“Let us work together to replace despair with HOPE, fear with human SECURITY and humiliation with DIGNITY”

Cross-Cultural Fundamentalism

In the brewing conflict between the US and the Arab world religious fanaticism plays a role. Religious zealots are on the military frontline in the Arab world and on policy boards in America.

In the brewing conflict between the US and the Arab world religious fanaticism plays a role. Religious zealots are on the military frontline in the Arab world and on policy boards in America.

Cultural context has a role in the development of fanaticism.  In America, people seek extreme religion in order deal with the alienation of living in a rapidly changing society. In contrast, Arabs are mobilized by extreme religion in order to change a stagnant political culture. In the west, original ways of worship evolve to calm down society in an over stimulating environment; in the Muslim world, radical religious movements are formed to agitate people politically.

Moderate, mainline churches in the US are losing membership to radical, mega-churches that operate to sooth people’s nerves. Why?  In America, family structure weakens from generation to generation, divorce and remarriage are frequent, the neighborhood communities are in flux, jobs are short-term, and houses are bought and sold as casual commodities. People are desperately trying to cope with the constantly accelerating pace of life.

Nevertheless, many of these conservative churches are able to serve people with honesty and authenticity. Millions of Christians in this country and abroad find spiritual healing and wholesome worship in fundamental churches. There are no easy ways to screen fake from genuine pastoral care or to distinguish the spiritual agency from the business- oriented, televangelical station. There are no easy ways to decipher politically-obsessed, xenophobic ecclesiastical structures from ecumenical churches oriented towards social justice.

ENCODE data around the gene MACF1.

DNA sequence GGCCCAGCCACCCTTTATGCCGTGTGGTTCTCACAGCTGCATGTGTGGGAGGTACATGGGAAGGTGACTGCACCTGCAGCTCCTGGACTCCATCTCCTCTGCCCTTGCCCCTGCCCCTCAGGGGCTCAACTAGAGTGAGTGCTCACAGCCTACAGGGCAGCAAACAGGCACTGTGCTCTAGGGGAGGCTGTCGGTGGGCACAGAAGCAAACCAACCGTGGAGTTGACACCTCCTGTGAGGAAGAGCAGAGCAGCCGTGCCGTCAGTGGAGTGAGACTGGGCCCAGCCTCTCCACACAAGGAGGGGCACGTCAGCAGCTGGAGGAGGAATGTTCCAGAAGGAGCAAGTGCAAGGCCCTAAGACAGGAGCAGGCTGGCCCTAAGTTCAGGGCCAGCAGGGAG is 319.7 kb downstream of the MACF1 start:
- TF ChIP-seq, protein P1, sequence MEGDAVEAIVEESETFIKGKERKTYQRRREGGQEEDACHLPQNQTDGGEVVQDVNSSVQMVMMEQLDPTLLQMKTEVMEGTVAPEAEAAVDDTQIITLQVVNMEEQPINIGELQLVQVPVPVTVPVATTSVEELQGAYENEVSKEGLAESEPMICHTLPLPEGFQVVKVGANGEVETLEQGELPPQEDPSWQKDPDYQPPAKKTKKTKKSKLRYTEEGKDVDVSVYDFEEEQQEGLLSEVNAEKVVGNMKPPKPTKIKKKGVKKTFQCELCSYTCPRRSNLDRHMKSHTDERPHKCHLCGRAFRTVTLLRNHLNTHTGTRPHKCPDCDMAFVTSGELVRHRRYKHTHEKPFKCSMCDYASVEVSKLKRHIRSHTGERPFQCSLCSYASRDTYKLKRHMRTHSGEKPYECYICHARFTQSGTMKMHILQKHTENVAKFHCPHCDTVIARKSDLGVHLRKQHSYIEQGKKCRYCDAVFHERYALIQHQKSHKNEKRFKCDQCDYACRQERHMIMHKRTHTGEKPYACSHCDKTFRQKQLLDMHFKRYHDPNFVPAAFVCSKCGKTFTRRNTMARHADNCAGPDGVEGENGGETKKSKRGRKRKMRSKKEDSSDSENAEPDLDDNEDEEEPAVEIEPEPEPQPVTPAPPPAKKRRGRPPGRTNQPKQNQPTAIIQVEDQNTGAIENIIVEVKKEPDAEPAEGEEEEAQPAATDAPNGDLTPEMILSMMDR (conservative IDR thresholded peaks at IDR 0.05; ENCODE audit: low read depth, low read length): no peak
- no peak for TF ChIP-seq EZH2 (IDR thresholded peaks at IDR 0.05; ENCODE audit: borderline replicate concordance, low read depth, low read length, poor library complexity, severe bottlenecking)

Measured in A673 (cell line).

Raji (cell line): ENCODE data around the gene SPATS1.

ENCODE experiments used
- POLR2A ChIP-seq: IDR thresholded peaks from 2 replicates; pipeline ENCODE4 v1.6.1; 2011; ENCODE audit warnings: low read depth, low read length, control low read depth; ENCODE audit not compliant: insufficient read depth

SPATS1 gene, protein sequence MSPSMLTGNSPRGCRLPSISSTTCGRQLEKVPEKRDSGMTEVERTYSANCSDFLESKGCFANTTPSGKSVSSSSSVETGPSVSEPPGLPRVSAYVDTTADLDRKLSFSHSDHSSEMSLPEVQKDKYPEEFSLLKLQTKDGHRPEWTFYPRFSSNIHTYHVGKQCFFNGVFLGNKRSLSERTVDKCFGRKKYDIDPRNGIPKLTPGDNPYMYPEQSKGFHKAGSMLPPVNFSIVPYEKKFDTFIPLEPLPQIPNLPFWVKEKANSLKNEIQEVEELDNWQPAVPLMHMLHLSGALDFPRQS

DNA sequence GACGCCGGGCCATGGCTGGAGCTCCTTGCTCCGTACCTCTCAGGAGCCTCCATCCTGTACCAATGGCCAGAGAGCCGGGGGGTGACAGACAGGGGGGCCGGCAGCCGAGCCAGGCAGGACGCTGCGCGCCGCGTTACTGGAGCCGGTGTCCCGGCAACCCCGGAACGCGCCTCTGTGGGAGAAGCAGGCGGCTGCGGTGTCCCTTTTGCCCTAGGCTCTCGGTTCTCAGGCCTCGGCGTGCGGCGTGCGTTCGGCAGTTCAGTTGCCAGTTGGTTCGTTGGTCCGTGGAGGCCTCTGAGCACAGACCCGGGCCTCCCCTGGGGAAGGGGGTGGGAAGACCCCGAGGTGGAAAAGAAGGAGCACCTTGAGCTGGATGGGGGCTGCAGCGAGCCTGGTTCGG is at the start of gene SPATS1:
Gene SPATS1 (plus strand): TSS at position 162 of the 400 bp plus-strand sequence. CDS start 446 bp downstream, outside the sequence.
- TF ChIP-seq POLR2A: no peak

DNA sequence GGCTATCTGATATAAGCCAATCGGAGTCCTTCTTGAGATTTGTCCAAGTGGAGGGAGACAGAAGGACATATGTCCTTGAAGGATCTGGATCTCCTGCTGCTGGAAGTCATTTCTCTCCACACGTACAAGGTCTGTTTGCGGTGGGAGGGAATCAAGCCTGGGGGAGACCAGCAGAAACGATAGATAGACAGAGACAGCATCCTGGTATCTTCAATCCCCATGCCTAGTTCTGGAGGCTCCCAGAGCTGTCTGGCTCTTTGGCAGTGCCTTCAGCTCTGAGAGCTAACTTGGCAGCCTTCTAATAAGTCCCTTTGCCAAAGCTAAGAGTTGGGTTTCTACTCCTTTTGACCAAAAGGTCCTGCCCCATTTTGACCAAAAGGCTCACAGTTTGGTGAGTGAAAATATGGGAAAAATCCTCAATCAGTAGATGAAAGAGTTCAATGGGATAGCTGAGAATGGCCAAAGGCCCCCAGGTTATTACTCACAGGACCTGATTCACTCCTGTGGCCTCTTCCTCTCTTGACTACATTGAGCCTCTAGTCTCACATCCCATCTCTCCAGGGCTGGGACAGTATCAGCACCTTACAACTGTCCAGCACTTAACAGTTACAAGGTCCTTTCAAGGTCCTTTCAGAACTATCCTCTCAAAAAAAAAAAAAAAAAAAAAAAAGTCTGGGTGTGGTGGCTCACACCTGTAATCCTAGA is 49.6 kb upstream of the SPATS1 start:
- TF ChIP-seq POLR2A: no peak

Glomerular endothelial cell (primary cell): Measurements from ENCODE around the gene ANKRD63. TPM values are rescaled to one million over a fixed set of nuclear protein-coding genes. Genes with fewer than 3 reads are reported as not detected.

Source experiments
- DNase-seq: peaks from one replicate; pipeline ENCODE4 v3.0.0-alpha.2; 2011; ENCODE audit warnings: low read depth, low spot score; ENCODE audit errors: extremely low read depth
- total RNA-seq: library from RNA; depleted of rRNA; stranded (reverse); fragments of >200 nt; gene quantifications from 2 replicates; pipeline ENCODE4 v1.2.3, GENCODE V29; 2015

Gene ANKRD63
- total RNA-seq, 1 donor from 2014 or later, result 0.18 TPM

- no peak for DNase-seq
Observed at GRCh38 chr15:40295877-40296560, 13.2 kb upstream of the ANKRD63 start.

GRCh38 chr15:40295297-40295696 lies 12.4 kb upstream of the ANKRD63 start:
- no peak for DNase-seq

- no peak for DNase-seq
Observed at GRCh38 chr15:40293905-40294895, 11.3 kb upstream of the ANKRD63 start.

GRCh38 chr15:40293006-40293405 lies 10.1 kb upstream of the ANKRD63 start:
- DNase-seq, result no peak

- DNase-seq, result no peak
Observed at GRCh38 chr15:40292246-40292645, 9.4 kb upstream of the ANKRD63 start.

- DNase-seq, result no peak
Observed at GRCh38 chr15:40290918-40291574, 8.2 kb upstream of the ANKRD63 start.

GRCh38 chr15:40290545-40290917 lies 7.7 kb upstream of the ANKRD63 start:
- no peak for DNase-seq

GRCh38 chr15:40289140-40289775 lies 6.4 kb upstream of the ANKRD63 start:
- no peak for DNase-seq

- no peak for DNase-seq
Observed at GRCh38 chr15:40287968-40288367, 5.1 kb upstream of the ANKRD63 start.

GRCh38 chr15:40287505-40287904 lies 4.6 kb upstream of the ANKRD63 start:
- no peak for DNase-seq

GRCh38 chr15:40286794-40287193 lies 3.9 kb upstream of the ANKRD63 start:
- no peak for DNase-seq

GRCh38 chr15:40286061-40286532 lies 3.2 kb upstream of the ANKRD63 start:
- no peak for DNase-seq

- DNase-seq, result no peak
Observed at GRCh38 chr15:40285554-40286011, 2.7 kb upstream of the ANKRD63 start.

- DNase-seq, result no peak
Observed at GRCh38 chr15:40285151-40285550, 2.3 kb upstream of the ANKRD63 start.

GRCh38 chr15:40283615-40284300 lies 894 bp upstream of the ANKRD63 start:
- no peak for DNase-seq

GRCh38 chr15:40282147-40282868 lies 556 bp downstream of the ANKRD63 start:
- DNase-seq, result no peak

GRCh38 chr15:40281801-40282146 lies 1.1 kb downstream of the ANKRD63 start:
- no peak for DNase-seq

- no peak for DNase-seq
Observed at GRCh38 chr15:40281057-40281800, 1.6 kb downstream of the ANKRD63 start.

In this hyper-achieving society, too many conservative churches in the US are exploiting the congregations’ growing needs for programs that will provide cheap and easy comfort to the troubled mind and the anxious soul.  

Some charismatic churches have gone wild in offering believers celestial, guilt-reduction products for this life and the hereafter. These closed-system religious institutions deliver recipes on how to access "God’s Kingdom". They render arbitrary judgment on good and evil, using the scripture selectively and outside its original context. They offer exclusive guidelines for marriage, divorce, family and friendship.  They issue "fatwa"- like policies on abortion, scientific research and sexual orientation. They are aggressively prescriptive on family values, on government intervention, on taxes and on foreign policy.  More significantly, they reject the validity of other religions, particularly Islam.

In America, fundamental churches tend to stimulate fear and guilt in society and they supply their stress-relief products. Watching the televangelical, fundamental church advertises on the TV screen, one can learn slick marketing skills and appreciate the art of attitude change with vulnerable audiences.